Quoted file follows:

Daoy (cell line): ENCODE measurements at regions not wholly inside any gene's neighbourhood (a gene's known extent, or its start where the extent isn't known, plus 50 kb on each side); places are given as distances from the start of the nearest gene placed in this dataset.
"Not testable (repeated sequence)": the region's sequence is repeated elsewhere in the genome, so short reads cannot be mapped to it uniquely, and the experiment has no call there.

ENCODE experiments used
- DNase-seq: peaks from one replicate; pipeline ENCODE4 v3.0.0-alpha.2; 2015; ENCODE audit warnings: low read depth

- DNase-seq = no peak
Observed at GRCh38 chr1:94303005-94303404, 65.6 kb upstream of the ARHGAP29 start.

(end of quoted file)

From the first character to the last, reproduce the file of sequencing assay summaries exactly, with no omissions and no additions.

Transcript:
Daoy (cell line): ENCODE measurements at regions not wholly inside any gene's neighbourhood (a gene's known extent, or its start where the extent isn't known, plus 50 kb on each side); places are given as distances from the start of the nearest gene placed in this dataset.
"Not testable (repeated sequence)": the region's sequence is repeated elsewhere in the genome, so short reads cannot be mapped to it uniquely, and the experiment has no call there.

ENCODE experiments used
- DNase-seq: peaks from one replicate; pipeline ENCODE4 v3.0.0-alpha.2; 2015; ENCODE audit warnings: low read depth

- DNase-seq = no peak
Observed at GRCh38 chr1:94303005-94303404, 65.6 kb upstream of the ARHGAP29 start.